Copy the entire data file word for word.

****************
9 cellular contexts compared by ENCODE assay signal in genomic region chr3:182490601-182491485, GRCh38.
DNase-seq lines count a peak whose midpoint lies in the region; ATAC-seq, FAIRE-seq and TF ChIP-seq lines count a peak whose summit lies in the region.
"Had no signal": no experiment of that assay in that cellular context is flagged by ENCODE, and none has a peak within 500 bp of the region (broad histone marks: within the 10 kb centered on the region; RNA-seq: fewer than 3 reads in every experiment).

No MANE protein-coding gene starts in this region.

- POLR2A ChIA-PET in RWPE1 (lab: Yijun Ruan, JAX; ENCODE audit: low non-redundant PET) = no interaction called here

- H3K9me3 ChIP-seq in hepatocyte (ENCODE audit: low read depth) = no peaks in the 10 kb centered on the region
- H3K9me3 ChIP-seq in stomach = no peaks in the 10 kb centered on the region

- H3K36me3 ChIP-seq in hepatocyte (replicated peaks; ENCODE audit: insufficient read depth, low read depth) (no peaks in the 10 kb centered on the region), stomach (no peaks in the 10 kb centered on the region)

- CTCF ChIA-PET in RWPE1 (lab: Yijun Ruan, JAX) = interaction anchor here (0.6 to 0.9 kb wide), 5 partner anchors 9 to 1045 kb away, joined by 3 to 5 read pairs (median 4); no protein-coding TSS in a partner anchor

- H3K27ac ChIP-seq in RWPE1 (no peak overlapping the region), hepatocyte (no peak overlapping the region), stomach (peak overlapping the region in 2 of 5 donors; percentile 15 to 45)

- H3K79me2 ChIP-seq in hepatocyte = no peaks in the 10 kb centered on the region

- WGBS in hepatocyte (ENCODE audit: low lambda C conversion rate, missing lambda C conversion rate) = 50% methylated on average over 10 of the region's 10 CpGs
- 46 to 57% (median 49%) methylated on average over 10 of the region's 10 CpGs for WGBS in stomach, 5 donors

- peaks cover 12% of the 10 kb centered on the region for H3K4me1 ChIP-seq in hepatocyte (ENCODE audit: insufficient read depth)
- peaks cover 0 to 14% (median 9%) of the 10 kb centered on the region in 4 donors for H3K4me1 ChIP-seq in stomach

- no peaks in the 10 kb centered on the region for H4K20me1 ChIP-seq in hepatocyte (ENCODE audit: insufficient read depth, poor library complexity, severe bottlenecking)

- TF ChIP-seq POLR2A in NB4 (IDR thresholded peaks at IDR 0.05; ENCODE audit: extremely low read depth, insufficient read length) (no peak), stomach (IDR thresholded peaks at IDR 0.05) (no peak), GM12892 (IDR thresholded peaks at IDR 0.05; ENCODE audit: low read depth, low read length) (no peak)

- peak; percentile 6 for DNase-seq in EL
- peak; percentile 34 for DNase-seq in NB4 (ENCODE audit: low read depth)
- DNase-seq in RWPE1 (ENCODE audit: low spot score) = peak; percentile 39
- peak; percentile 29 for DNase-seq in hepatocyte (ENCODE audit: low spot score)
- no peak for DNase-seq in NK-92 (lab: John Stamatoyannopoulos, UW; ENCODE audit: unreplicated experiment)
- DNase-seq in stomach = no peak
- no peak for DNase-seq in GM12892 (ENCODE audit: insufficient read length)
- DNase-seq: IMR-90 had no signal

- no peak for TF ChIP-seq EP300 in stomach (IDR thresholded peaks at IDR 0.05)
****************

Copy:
9 cellular contexts compared by ENCODE assay signal in genomic region chr3:182490601-182491485, GRCh38.
DNase-seq lines count a peak whose midpoint lies in the region; ATAC-seq, FAIRE-seq and TF ChIP-seq lines count a peak whose summit lies in the region.
"Had no signal": no experiment of that assay in that cellular context is flagged by ENCODE, and none has a peak within 500 bp of the region (broad histone marks: within the 10 kb centered on the region; RNA-seq: fewer than 3 reads in every experiment).

No MANE protein-coding gene starts in this region.

- POLR2A ChIA-PET in RWPE1 (lab: Yijun Ruan, JAX; ENCODE audit: low non-redundant PET) = no interaction called here

- H3K9me3 ChIP-seq in hepatocyte (ENCODE audit: low read depth) = no peaks in the 10 kb centered on the region
- H3K9me3 ChIP-seq in stomach = no peaks in the 10 kb centered on the region

- H3K36me3 ChIP-seq in hepatocyte (replicated peaks; ENCODE audit: insufficient read depth, low read depth) (no peaks in the 10 kb centered on the region), stomach (no peaks in the 10 kb centered on the region)

- CTCF ChIA-PET in RWPE1 (lab: Yijun Ruan, JAX) = interaction anchor here (0.6 to 0.9 kb wide), 5 partner anchors 9 to 1045 kb away, joined by 3 to 5 read pairs (median 4); no protein-coding TSS in a partner anchor

- H3K27ac ChIP-seq in RWPE1 (no peak overlapping the region), hepatocyte (no peak overlapping the region), stomach (peak overlapping the region in 2 of 5 donors; percentile 15 to 45)

- H3K79me2 ChIP-seq in hepatocyte = no peaks in the 10 kb centered on the region

- WGBS in hepatocyte (ENCODE audit: low lambda C conversion rate, missing lambda C conversion rate) = 50% methylated on average over 10 of the region's 10 CpGs
- 46 to 57% (median 49%) methylated on average over 10 of the region's 10 CpGs for WGBS in stomach, 5 donors

- peaks cover 12% of the 10 kb centered on the region for H3K4me1 ChIP-seq in hepatocyte (ENCODE audit: insufficient read depth)
- peaks cover 0 to 14% (median 9%) of the 10 kb centered on the region in 4 donors for H3K4me1 ChIP-seq in stomach

- no peaks in the 10 kb centered on the region for H4K20me1 ChIP-seq in hepatocyte (ENCODE audit: insufficient read depth, poor library complexity, severe bottlenecking)

- TF ChIP-seq POLR2A in NB4 (IDR thresholded peaks at IDR 0.05; ENCODE audit: extremely low read depth, insufficient read length) (no peak), stomach (IDR thresholded peaks at IDR 0.05) (no peak), GM12892 (IDR thresholded peaks at IDR 0.05; ENCODE audit: low read depth, low read length) (no peak)

- peak; percentile 6 for DNase-seq in EL
- peak; percentile 34 for DNase-seq in NB4 (ENCODE audit: low read depth)
- DNase-seq in RWPE1 (ENCODE audit: low spot score) = peak; percentile 39
- peak; percentile 29 for DNase-seq in hepatocyte (ENCODE audit: low spot score)
- no peak for DNase-seq in NK-92 (lab: John Stamatoyannopoulos, UW; ENCODE audit: unreplicated experiment)
- DNase-seq in stomach = no peak
- no peak for DNase-seq in GM12892 (ENCODE audit: insufficient read length)
- DNase-seq: IMR-90 had no signal

- no peak for TF ChIP-seq EP300 in stomach (IDR thresholded peaks at IDR 0.05)